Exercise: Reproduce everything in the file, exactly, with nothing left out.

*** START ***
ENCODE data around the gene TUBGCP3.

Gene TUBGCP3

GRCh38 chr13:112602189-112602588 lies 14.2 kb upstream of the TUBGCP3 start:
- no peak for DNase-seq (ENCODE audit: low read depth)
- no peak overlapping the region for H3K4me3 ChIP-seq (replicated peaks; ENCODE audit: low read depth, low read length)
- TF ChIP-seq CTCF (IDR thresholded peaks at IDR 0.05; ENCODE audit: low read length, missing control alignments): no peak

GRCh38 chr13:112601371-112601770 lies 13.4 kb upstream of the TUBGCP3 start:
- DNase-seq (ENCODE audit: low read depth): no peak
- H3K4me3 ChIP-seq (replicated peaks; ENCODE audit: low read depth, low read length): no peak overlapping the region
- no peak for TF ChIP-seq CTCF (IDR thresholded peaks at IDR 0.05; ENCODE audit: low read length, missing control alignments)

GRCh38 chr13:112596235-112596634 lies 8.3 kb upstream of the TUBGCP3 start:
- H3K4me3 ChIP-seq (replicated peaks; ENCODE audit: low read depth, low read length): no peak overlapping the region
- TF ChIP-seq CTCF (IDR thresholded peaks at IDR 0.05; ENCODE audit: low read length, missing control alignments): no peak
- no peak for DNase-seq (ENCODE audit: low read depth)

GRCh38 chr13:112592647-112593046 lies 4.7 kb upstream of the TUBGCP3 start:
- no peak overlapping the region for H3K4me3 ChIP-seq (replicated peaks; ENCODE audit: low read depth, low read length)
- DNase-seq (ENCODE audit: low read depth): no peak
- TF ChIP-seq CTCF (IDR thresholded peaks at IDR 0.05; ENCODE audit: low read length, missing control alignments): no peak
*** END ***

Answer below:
ENCODE data around the gene TUBGCP3.

Gene TUBGCP3

GRCh38 chr13:112602189-112602588 lies 14.2 kb upstream of the TUBGCP3 start:
- no peak for DNase-seq (ENCODE audit: low read depth)
- no peak overlapping the region for H3K4me3 ChIP-seq (replicated peaks; ENCODE audit: low read depth, low read length)
- TF ChIP-seq CTCF (IDR thresholded peaks at IDR 0.05; ENCODE audit: low read length, missing control alignments): no peak

GRCh38 chr13:112601371-112601770 lies 13.4 kb upstream of the TUBGCP3 start:
- DNase-seq (ENCODE audit: low read depth): no peak
- H3K4me3 ChIP-seq (replicated peaks; ENCODE audit: low read depth, low read length): no peak overlapping the region
- no peak for TF ChIP-seq CTCF (IDR thresholded peaks at IDR 0.05; ENCODE audit: low read length, missing control alignments)

GRCh38 chr13:112596235-112596634 lies 8.3 kb upstream of the TUBGCP3 start:
- H3K4me3 ChIP-seq (replicated peaks; ENCODE audit: low read depth, low read length): no peak overlapping the region
- TF ChIP-seq CTCF (IDR thresholded peaks at IDR 0.05; ENCODE audit: low read length, missing control alignments): no peak
- no peak for DNase-seq (ENCODE audit: low read depth)

GRCh38 chr13:112592647-112593046 lies 4.7 kb upstream of the TUBGCP3 start:
- no peak overlapping the region for H3K4me3 ChIP-seq (replicated peaks; ENCODE audit: low read depth, low read length)
- DNase-seq (ENCODE audit: low read depth): no peak
- TF ChIP-seq CTCF (IDR thresholded peaks at IDR 0.05; ENCODE audit: low read length, missing control alignments): no peak